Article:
Antiques Roadshow portrait revealed to be by Anthony Van Dyck

A hunch by presenter Fiona Bruce leads to the portrait being identified as a genuine Van Dyck

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A painting bought for £400 and featured on the BBC's Antiques Roadshow has been revealed to be a Sir Anthony Van Dyck portrait worth about £400,000.

Father Jamie MacLeod, who runs a retreat house in north Derbyshire, first took the artwork to Newstead Abbey, Nottinghamshire, in 2012.

He said he was now planning to sell the piece by the 17th Century Flemish artist to buy new church bells.

The BBC show's host Fiona Bruce said she was "thrilled" by the revelation.

More was revealed about the painting when Father Jamie took it to filming for another edition of Antiques Roadshow in Cirencester, Gloucestershire in June this year.

The Van Dyck portrait was identified after Ms Bruce, who was making a show about the artist with expert Philip Mould, saw the painting and thought it might be genuine.

Following restoration, the painting was verified by Dr Christopher Brown - one of the world authorities on Van Dyck.

The portrait, originally bought at a Cheshire antiques shop, is the most valuable painting identified in the show's 36-year history.

'Exceptionally rare'

BBC Your Paintings

The Children of Charles I, courtesy of the V&A Museum of Childhood

See more of Van Dyck's paintings on the Your Paintings site, a partnership between the BBC and the PCF, which has published over 212,000 publicly owned art works online.

Father Jamie, who runs a retreat house in Whaley Bridge, on the edge of the Peak District, said: "It's been an emotional experience and it's such great news."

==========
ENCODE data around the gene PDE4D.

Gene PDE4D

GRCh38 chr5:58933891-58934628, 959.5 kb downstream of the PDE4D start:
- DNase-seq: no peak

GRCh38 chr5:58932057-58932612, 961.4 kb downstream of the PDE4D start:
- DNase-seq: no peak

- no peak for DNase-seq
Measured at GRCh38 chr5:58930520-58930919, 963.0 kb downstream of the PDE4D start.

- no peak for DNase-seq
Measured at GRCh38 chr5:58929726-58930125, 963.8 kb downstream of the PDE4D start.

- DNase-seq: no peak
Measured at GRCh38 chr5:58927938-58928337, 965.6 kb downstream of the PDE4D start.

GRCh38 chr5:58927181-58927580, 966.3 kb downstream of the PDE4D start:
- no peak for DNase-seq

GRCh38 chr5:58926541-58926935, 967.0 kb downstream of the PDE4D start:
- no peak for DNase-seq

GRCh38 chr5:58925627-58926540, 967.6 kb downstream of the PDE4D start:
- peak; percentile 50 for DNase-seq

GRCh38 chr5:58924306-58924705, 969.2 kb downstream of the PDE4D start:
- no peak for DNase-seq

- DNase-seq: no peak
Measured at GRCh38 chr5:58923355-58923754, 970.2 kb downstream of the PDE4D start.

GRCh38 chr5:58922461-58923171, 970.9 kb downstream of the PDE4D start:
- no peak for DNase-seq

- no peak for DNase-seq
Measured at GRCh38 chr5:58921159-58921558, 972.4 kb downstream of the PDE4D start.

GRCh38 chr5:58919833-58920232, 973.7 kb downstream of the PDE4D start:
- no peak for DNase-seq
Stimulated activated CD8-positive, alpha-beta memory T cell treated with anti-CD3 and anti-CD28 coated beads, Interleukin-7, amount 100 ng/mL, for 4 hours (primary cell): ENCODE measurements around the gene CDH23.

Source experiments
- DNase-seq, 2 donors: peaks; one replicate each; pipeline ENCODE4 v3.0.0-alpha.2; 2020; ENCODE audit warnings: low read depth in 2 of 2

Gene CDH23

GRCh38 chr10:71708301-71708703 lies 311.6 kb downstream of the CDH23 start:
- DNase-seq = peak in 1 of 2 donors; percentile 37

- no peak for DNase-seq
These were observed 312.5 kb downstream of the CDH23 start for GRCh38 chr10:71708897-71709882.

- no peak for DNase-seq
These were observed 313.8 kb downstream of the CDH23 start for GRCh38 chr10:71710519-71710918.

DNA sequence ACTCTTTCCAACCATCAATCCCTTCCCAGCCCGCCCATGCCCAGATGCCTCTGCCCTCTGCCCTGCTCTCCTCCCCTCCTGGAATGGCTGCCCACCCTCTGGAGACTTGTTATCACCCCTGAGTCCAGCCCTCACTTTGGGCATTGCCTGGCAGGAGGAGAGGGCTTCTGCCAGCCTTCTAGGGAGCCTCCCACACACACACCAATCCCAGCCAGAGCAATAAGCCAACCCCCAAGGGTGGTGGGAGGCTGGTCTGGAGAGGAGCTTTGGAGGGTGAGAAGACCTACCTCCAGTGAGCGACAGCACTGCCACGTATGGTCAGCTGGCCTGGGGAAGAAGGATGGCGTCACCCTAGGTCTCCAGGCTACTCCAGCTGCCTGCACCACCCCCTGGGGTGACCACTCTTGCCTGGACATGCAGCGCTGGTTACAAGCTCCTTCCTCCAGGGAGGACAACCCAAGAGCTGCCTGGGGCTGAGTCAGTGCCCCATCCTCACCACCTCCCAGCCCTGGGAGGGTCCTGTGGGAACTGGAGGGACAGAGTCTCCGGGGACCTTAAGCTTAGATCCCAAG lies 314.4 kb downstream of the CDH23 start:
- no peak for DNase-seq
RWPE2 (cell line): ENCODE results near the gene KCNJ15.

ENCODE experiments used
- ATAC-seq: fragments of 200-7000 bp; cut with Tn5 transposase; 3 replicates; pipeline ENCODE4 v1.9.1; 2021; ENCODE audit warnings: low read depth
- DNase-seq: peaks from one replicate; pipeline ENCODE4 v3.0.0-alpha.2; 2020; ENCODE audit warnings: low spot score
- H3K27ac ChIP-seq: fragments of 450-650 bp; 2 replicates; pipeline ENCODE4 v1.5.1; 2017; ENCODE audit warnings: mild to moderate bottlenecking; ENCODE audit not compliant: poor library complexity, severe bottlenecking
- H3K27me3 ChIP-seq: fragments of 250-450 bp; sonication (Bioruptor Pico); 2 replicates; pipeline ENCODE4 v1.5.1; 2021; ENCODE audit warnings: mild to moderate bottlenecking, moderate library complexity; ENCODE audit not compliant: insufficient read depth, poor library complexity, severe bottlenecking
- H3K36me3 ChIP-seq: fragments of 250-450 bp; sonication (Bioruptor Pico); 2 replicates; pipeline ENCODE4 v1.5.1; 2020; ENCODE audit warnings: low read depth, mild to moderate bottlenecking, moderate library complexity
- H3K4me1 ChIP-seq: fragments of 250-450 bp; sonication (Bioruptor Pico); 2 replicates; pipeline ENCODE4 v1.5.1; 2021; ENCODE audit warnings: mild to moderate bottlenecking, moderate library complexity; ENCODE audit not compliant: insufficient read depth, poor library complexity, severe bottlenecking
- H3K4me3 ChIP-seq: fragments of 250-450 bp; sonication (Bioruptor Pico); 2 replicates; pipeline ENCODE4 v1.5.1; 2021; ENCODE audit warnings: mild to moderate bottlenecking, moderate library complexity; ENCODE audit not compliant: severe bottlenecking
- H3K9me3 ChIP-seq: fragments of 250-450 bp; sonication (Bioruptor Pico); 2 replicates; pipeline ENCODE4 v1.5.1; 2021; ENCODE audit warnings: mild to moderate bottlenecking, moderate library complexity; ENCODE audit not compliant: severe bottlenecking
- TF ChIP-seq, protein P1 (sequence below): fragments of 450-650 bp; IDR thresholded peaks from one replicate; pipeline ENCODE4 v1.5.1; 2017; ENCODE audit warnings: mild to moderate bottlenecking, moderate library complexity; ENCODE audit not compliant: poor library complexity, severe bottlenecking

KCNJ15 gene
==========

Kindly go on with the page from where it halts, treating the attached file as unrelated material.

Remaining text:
Van Dyck was the leading court painter in England under King Charles I and is regarded as one of the masters of 17th Century art.

The painting is a portrait of a Magistrate of Brussels which is believed to have been completed as part of the artist's preparation for a 1634 work showing seven magistrates.

Ms Bruce said: "It's everyone's dream to spot a hidden masterpiece, I'm thrilled that my hunch paid off, to discover a genuine Van Dyck is incredibly exciting. I'm so pleased for Father Jamie."

Mr Mould said: "Discoveries of this type are exceptionally rare.

"The painting's emergence from beneath layers of paint was dramatic. It's been revealed as a thrilling example of Van Dyck's skills of direct observation that made him so great a portrait painter."

A Van Dyck self-portrait that was recently sold to a collector who wants to take it abroad, has become subject to a temporary export ban.

The National Portrait Gallery is trying to raise £12.5m to keep it in the UK.

The portrait will be shown on Antiques Roadshow at 19:00 GMT on BBC One on Sunday.

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